16. Two-zone SiGe base heterojunction bipolar charge plasma transistor for next generation analog and RF applications

    Science.gov (United States)

    Bramhane, Lokesh Kumar; Singh, Jawar

    2017-01-01

    For next generation terahertz applications, heterojunction bipolar transistor (HBT) with reduced dimensions and charge plasma (CP) can be a potential candidate due to simplified and inexpensive process. In this paper, a symmetric lateral two-zone SiGe base heterojunction bipolar charge plasma transistor (HBCPT) with an extruded (extended) base is proposed and its performance at circuit level is studied. The linearly graded electric field in the proposed HBCPT provides improved self gain (β) and cut-off frequency (fT). Two-dimensional (2-D) TCAD and small-signal model based simulations of the proposed HBCPT demonstrates high self gain β 35-172.93 and fT of 1-4 THz for different device parameters. Moreover, fT of 1104.9 GHz and β of 35 can be achieved by decreasing Nb up to 8.2 ×1017cm-3 . Although, fT of 2 THz and 4 THz can also be achieved by reducing the base resistance up to 10 Ω and increasing the emitter/collector length up to 63 nm, respectively. The small-signal analysis of common-emitter amplifier based on the proposed HBCPT demonstrate high voltage gain of 50.11 as compared to conventional HBT (18.1).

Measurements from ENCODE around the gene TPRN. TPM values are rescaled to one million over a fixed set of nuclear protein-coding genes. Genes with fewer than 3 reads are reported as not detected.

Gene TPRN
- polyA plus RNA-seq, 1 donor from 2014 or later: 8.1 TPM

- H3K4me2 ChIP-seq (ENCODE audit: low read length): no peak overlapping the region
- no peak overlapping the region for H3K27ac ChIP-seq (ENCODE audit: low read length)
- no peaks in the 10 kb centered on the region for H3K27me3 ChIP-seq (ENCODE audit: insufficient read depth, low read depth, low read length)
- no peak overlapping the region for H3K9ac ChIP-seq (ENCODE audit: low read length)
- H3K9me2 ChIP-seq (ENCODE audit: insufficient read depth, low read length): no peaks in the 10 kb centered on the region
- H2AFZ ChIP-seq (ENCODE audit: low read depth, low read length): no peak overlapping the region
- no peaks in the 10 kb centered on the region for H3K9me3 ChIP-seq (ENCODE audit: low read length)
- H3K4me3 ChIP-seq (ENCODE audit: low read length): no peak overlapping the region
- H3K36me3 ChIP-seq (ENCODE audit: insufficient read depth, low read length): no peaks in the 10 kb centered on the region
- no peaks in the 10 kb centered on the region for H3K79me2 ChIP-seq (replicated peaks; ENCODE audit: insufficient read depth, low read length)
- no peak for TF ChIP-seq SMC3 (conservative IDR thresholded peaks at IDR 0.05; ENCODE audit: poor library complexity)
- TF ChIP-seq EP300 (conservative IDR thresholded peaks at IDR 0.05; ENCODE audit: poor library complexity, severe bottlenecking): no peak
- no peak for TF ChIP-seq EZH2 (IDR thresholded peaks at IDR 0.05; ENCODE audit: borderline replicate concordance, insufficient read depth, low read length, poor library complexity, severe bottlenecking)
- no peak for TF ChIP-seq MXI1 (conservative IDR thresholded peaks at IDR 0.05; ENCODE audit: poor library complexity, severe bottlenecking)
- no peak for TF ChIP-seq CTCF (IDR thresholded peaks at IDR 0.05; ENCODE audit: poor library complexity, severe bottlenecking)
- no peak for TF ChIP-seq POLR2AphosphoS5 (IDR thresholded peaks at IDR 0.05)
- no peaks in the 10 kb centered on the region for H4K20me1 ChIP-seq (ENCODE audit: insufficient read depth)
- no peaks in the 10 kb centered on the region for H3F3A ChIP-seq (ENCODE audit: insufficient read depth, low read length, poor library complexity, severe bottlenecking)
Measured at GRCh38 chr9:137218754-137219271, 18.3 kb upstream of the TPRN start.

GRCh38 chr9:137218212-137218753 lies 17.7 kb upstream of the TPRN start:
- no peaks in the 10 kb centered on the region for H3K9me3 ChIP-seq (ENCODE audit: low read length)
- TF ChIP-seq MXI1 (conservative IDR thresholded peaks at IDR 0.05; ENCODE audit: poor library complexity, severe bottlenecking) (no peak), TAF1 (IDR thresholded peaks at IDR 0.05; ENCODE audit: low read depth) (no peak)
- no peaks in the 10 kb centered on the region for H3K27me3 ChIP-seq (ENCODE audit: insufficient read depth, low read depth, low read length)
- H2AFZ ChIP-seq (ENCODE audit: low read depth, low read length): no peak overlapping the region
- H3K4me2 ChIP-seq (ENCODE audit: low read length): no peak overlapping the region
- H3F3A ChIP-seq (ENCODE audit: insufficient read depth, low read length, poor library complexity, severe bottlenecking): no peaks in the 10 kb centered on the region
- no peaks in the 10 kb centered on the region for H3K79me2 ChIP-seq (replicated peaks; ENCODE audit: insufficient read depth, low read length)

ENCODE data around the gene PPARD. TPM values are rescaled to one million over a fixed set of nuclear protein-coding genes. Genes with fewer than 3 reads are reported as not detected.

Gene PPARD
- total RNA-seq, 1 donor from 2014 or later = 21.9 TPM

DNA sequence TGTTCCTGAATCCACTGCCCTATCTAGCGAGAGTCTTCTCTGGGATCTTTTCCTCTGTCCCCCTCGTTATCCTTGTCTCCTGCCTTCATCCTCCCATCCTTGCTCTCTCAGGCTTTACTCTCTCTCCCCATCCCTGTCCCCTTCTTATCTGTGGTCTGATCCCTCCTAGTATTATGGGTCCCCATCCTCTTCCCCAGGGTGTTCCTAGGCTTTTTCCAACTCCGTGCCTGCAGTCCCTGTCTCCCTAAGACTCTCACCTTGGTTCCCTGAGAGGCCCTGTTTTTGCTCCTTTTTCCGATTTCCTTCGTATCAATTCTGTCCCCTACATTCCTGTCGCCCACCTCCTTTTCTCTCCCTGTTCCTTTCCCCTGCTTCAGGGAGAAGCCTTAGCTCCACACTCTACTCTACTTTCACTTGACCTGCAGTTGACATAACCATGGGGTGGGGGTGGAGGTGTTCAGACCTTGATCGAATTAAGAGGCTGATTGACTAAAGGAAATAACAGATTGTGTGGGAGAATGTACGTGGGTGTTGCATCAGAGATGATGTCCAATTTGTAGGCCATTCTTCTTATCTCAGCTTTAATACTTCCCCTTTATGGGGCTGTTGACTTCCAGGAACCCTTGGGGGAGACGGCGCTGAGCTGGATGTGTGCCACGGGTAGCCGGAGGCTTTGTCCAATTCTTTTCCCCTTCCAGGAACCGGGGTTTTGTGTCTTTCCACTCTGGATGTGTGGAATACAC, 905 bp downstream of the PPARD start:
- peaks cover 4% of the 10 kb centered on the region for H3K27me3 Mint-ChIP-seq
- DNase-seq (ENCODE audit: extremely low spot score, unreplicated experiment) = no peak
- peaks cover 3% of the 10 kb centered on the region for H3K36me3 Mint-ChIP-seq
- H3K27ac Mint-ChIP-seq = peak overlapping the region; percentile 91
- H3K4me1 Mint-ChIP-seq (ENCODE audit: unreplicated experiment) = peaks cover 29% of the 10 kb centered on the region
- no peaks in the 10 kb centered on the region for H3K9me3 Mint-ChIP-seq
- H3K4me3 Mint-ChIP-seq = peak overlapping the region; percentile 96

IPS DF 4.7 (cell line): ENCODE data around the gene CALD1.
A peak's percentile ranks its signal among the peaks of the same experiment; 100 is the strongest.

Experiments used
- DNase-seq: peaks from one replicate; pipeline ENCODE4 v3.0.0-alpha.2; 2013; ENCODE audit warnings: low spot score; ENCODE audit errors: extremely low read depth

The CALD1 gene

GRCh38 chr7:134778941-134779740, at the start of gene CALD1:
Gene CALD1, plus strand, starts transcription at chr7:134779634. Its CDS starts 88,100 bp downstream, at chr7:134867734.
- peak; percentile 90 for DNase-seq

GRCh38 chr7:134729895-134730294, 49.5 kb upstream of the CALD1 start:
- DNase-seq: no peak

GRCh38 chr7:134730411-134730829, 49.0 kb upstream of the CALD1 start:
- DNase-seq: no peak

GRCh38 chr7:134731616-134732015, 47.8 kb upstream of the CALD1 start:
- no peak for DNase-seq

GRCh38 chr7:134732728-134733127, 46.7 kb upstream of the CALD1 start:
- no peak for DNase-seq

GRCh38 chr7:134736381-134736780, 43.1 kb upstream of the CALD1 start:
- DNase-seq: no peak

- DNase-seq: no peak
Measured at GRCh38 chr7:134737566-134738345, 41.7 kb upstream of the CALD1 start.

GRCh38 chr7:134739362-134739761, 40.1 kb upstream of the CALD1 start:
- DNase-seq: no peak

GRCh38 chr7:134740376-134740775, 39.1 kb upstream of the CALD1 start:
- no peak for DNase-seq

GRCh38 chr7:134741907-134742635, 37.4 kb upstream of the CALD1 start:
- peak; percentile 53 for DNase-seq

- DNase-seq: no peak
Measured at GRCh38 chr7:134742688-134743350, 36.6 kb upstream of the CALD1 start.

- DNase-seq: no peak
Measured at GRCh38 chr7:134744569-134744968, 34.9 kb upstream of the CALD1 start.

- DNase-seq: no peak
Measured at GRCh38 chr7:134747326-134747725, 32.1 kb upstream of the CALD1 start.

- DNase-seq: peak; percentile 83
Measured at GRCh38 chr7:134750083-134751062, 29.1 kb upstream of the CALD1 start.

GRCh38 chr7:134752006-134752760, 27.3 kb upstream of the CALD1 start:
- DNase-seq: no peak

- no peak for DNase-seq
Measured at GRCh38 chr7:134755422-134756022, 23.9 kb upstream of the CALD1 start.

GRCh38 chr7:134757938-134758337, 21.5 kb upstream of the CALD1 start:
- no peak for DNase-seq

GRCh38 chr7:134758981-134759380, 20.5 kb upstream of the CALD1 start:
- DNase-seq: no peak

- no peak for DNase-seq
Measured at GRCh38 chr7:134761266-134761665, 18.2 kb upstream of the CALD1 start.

17. RF transformer

    Science.gov (United States)

    Smith, James L.; Helenberg, Harold W.; Kilsdonk, Dennis J.

    1979-01-01